Bohr Model

Emission and absorption spectra are evidence that the electrons within an atom have quantised energies i.e. an electron cannot possess a continuous range of values for energy but must have specific values called energy levels. The lowest energy level is called the ground state (E.). Any higher energy level is called an excited state.

Bohr model

In 1913 Niels Bohr (1885-1962) developed a theory to explain light emission and absorption. The Bohr model of the atom pictures electrons circling the nucleus at a fixed radius – in an energy shell. Bohr’s theory works well for the one-electron hydrogen atom, but note that more sophisticated theories are needed to explain multi-electron atoms.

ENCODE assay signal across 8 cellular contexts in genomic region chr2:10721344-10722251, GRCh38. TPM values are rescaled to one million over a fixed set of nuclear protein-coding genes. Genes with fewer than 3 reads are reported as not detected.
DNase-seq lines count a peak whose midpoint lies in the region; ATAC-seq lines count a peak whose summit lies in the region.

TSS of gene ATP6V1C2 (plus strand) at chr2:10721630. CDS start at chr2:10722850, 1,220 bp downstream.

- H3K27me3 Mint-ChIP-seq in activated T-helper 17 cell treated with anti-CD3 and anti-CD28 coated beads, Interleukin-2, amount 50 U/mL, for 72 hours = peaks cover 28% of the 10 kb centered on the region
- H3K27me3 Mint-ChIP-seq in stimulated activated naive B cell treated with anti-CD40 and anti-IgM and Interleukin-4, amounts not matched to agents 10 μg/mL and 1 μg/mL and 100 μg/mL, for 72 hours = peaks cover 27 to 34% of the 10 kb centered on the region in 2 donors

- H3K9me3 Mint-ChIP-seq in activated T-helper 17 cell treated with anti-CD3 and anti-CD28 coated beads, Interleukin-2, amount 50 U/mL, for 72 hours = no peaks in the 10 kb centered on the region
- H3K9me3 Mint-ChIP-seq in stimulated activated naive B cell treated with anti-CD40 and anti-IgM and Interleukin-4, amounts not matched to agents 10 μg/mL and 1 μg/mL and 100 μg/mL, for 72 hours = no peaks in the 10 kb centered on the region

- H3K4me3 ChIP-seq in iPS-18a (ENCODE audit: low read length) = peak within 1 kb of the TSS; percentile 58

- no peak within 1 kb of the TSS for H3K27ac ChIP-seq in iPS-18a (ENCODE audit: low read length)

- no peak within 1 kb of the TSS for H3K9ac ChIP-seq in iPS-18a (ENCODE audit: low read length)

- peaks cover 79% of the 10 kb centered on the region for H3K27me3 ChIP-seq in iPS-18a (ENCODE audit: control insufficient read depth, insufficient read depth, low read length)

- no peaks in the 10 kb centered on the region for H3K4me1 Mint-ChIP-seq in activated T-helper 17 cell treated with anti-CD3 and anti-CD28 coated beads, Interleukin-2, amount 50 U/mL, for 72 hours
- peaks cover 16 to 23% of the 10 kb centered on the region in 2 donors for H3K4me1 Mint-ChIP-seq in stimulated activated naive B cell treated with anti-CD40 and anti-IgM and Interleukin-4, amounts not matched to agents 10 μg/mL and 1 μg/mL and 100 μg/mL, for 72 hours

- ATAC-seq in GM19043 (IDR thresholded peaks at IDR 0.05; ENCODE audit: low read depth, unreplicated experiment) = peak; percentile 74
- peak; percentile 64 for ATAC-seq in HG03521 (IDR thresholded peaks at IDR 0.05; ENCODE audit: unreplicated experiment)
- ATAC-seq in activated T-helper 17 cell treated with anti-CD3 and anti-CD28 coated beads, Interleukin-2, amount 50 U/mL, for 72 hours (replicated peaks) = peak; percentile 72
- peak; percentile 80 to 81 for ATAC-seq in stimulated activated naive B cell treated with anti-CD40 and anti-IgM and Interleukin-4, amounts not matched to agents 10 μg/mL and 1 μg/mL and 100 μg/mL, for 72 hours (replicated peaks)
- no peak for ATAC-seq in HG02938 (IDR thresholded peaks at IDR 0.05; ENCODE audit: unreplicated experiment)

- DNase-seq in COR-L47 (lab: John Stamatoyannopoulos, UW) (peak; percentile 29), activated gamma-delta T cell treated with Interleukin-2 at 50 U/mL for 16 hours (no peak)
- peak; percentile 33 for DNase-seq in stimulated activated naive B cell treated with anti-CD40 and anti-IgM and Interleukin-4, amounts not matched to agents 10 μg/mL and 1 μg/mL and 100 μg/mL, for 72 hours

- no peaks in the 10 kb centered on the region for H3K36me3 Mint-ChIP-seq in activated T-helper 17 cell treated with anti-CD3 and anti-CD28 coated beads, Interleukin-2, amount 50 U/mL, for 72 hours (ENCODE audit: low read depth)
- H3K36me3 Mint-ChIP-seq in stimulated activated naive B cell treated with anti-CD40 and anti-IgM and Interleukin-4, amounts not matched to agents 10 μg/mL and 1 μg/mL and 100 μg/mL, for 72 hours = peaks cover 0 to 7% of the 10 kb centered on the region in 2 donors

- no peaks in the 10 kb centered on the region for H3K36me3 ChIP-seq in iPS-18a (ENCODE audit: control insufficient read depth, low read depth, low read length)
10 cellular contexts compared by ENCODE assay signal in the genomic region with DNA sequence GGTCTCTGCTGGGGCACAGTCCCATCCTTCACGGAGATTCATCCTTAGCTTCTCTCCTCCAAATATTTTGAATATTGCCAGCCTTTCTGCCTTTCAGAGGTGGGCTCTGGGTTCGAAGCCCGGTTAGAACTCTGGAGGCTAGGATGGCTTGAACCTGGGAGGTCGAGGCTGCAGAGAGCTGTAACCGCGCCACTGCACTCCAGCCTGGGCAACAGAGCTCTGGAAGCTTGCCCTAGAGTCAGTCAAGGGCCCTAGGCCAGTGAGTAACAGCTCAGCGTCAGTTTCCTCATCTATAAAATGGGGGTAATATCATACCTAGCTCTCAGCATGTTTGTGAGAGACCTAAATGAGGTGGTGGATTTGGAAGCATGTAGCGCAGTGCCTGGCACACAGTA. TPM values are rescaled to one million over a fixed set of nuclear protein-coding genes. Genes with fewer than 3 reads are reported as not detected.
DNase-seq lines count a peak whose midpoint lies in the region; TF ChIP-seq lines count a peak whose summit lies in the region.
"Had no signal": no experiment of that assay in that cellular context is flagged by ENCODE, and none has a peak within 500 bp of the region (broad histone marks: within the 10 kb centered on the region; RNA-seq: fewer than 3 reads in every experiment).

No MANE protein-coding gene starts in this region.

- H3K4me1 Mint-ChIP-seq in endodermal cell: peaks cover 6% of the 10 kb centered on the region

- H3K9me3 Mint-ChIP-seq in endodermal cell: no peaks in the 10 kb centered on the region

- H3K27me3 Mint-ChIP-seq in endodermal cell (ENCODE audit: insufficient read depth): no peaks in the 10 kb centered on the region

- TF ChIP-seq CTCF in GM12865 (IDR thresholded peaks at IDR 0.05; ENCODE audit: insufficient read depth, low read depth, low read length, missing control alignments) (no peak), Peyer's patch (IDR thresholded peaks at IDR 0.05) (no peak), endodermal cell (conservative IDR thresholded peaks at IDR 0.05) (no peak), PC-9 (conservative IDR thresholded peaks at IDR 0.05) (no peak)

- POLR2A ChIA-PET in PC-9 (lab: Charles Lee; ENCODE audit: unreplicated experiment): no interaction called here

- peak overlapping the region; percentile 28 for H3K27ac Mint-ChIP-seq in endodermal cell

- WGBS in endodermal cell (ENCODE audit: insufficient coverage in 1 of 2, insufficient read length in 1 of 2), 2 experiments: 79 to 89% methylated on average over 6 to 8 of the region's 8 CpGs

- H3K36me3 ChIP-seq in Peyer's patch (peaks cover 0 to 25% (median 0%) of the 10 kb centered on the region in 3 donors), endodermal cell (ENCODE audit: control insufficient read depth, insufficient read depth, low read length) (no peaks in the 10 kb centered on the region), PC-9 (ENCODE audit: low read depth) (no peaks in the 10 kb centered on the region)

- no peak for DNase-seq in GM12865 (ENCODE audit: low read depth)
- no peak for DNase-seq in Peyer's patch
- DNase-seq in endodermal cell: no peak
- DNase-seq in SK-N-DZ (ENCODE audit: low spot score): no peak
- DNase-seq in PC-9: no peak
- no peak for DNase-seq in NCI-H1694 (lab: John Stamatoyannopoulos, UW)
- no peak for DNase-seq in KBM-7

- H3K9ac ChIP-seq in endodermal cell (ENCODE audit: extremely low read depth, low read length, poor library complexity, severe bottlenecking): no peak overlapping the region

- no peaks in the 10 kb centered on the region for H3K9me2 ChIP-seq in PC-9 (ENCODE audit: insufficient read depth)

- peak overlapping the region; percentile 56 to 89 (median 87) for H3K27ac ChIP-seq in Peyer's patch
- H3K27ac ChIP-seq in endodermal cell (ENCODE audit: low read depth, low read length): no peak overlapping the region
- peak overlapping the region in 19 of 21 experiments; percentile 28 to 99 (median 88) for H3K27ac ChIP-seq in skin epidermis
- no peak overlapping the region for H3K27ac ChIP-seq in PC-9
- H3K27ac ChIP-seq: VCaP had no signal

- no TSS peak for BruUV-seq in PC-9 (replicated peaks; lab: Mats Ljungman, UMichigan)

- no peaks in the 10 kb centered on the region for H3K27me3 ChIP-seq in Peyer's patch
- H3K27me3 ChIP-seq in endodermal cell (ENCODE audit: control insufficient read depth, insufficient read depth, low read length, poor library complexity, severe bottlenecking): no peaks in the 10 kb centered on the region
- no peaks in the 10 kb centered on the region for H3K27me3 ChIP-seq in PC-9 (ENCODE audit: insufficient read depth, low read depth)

The energy shells are labelled with a principal quantum number; n=1, n=2 etc. The closer the electron’s orbit is to the nucleus, the stronger the attractive force. The lowest energy electrons are those nearest the nucleus in the n = 1 shell. Extra energy would need to be added to enable them to pull away from the nuclear attraction into an excited state.